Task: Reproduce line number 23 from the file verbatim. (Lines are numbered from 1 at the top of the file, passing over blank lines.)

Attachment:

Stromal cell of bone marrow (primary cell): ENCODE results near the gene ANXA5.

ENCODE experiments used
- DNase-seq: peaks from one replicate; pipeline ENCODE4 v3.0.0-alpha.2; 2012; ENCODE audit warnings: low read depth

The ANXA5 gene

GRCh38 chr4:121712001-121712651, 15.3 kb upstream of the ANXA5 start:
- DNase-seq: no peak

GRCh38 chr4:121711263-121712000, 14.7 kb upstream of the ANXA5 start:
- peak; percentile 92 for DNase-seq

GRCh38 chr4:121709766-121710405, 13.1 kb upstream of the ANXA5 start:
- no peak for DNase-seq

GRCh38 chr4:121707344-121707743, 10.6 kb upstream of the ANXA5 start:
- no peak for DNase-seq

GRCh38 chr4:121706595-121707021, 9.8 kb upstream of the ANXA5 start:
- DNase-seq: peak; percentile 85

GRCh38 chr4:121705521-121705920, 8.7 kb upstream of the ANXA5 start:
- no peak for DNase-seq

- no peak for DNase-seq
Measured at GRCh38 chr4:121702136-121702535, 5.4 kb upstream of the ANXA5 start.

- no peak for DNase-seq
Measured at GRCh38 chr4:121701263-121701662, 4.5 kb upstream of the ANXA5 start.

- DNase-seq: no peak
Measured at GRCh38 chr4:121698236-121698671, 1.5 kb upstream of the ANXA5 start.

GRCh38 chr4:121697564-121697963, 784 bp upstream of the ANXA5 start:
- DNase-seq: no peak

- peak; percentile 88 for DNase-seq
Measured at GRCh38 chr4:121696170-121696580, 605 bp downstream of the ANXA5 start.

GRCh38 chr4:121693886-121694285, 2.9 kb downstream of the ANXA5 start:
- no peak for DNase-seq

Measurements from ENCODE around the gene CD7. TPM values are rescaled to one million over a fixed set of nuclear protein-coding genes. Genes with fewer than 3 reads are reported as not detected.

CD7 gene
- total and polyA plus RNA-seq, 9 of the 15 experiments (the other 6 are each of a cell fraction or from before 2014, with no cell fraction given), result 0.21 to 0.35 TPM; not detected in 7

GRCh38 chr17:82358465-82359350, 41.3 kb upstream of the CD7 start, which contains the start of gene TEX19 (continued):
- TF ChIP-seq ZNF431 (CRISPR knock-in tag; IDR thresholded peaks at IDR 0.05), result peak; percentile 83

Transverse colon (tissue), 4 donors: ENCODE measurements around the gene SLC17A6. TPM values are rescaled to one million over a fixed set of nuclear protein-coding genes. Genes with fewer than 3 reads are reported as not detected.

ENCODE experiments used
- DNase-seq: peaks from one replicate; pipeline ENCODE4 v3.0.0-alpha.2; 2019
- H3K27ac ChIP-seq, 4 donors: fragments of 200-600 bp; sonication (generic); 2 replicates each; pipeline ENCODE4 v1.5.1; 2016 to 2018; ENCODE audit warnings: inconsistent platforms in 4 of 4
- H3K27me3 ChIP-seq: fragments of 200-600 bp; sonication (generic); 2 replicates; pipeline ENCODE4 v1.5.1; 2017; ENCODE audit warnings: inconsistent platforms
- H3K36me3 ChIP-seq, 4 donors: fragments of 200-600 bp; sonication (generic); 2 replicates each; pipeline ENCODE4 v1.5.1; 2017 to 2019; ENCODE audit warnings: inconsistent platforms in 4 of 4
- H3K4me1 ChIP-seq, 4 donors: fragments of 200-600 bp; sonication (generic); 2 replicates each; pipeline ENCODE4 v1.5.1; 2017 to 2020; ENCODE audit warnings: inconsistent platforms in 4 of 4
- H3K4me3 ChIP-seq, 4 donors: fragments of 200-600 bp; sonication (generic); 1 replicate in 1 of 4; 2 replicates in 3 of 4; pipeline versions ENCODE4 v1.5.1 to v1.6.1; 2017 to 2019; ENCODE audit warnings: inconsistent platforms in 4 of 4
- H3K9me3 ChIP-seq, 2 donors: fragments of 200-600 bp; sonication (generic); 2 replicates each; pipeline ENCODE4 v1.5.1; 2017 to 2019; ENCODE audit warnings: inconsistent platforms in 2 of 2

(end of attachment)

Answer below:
GRCh38 chr4:121697564-121697963, 784 bp upstream of the ANXA5 start: